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Wildflowers increasingly doing without insect pollinators

Date:
December 21, 2023
Source:
CNRS
Summary:
Scientists have discovered that flowering plants growing in farmland are increasingly doing without insect pollinators. As reproduction becomes more difficult for them in an environment depleted in pollinating insects, the plants are evolving towards self-fertilization.
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Scientists at the CNRS and the University of Montpellier1 have discovered that flowering plants growing in farmland are increasingly doing without insect pollinators. As reproduction becomes more difficult for them in an environment depleted in pollinating insects, the plants are evolving towards self-fertilisation. These findings are published in a paper in the journal New Phytologist dated December 20, 2023.

By comparing field pansies growing in the Paris region today with pansies from the same localities resurrected in the laboratory from seeds collected2 between 1992 and 2001, the research team found that today's flowers are 10% smaller, produce 20% less nectar, and are less visited by pollinators than their ancestors.

This rapid evolution is thought to be due to the decline in pollinator populations in Europe. Indeed, a study conducted in Germany showed that over 75% of the biomass of flying insects has vanished from protected areas in the last thirty years.

The study identified a vicious circle in which the decline in pollinators leads to reduced nectar production by flowers, which could in turn exacerbate the decline of these insects. It underlines the importance of implementing measures to counter this phenomenon as quickly as possible and thus safeguard the interactions between plants and pollinators, which have existed for millions of years.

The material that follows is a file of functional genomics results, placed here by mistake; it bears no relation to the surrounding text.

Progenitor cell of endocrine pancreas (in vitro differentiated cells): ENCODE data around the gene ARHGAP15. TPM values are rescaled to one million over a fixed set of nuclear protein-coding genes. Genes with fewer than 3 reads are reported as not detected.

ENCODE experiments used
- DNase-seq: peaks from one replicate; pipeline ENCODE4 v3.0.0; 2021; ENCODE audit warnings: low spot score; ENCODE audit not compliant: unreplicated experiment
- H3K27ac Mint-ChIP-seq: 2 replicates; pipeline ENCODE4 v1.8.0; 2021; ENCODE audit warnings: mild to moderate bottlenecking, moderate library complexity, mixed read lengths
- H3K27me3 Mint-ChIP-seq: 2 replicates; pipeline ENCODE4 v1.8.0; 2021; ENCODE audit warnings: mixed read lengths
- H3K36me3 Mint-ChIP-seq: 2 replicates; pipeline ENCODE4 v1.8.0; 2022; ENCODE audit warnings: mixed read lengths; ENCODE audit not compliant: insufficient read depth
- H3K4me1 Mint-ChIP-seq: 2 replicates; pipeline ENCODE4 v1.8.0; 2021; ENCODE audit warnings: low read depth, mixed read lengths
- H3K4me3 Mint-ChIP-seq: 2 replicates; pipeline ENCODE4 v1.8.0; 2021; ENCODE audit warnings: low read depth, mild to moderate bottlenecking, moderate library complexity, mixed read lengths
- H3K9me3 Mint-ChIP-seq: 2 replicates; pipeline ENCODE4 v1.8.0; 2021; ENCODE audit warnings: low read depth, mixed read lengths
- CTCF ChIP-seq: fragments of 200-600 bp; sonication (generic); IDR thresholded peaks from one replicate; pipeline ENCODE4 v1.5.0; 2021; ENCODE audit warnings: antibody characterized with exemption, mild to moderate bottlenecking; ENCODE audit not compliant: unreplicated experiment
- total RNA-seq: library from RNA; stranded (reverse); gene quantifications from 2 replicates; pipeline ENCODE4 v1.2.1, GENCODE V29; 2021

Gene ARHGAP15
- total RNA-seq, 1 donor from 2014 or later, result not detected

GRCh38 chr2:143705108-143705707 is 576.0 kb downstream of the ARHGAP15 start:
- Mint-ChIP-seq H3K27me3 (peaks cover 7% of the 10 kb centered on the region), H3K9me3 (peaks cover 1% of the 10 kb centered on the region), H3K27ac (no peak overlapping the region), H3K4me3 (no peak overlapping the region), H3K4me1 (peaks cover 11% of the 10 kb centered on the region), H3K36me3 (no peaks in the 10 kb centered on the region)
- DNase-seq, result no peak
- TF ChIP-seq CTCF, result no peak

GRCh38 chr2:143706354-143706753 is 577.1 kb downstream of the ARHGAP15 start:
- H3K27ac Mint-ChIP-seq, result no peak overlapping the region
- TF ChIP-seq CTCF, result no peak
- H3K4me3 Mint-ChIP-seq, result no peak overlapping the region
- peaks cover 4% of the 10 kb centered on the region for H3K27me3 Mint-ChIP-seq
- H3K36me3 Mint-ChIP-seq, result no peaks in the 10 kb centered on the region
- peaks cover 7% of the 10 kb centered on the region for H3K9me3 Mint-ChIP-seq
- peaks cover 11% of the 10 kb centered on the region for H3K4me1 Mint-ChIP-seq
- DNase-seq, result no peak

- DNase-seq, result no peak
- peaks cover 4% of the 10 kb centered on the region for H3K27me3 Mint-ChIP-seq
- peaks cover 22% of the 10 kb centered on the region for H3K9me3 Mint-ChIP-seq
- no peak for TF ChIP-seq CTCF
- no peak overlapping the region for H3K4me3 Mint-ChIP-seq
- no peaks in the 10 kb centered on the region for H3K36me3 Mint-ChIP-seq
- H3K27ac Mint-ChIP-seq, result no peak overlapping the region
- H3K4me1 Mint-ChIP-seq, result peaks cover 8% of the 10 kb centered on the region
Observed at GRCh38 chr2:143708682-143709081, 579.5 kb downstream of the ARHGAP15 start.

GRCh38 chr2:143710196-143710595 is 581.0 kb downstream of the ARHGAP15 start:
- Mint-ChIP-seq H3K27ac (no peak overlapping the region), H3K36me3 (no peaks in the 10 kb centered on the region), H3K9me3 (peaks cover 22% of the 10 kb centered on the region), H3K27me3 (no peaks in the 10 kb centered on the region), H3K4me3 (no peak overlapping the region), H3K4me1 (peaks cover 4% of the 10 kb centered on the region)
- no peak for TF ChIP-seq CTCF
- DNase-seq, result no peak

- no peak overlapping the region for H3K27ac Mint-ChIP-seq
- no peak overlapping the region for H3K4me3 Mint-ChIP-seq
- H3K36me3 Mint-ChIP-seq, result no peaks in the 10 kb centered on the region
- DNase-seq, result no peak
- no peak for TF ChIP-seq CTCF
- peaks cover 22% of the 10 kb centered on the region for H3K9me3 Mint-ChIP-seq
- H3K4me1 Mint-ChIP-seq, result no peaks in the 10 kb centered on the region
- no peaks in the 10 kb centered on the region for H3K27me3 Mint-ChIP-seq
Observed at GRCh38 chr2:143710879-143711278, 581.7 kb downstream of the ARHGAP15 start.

Notes

1 Centre d'écologie fonctionnelle et évolutive (CNRS/Université de Montpellier/EPHE/IRD)

2 Seeds conserved by the Conservatoire botanique national de Bailleul and the Conservatoire botanique national du Bassin parisien.


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Materials provided by CNRS. Note: Content may be edited for style and length.


Journal Reference:

  1. Samson Acoca‐Pidolle, Perrine Gauthier, Louis Devresse, Antoine Deverge Merdrignac, Virginie Pons, Pierre‐Olivier Cheptou. Ongoing convergent evolution of a selfing syndrome threatens plant–pollinator interactions. New Phytologist, 2023; DOI: 10.1111/nph.19422

Cite This Page:

CNRS. "Wildflowers increasingly doing without insect pollinators." ScienceDaily. ScienceDaily, 21 December 2023. <www.sciencedaily.com/releases/2023/12/231221012633.htm>.
CNRS. (2023, December 21). Wildflowers increasingly doing without insect pollinators. ScienceDaily. Retrieved March 2, 2024 from www.sciencedaily.com/releases/2023/12/231221012633.htm
CNRS. "Wildflowers increasingly doing without insect pollinators." ScienceDaily. www.sciencedaily.com/releases/2023/12/231221012633.htm (accessed March 2, 2024).

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